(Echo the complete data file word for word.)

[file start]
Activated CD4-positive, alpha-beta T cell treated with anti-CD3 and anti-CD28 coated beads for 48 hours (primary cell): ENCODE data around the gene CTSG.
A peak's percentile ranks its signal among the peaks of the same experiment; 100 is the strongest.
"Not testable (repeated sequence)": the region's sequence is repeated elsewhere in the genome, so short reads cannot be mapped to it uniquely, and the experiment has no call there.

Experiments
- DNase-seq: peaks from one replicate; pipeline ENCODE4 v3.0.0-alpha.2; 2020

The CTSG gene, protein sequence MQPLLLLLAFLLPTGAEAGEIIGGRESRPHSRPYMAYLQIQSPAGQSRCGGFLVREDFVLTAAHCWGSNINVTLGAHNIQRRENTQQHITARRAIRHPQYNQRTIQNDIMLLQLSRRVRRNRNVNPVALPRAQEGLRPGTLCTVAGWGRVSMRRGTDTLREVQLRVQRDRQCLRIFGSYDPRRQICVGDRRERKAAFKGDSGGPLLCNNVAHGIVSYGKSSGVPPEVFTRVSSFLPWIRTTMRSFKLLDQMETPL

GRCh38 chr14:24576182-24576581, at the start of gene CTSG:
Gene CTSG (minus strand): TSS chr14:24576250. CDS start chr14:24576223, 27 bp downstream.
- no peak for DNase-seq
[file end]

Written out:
Activated CD4-positive, alpha-beta T cell treated with anti-CD3 and anti-CD28 coated beads for 48 hours (primary cell): ENCODE data around the gene CTSG.
A peak's percentile ranks its signal among the peaks of the same experiment; 100 is the strongest.
"Not testable (repeated sequence)": the region's sequence is repeated elsewhere in the genome, so short reads cannot be mapped to it uniquely, and the experiment has no call there.

Experiments
- DNase-seq: peaks from one replicate; pipeline ENCODE4 v3.0.0-alpha.2; 2020

The CTSG gene, protein sequence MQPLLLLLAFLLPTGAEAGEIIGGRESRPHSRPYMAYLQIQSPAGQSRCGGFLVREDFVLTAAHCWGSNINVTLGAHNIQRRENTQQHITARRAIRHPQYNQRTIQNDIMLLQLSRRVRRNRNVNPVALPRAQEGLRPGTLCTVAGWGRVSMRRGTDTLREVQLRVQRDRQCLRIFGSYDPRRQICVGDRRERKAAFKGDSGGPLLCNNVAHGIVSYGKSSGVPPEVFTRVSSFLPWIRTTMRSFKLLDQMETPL

GRCh38 chr14:24576182-24576581, at the start of gene CTSG:
Gene CTSG (minus strand): TSS chr14:24576250. CDS start chr14:24576223, 27 bp downstream.
- no peak for DNase-seq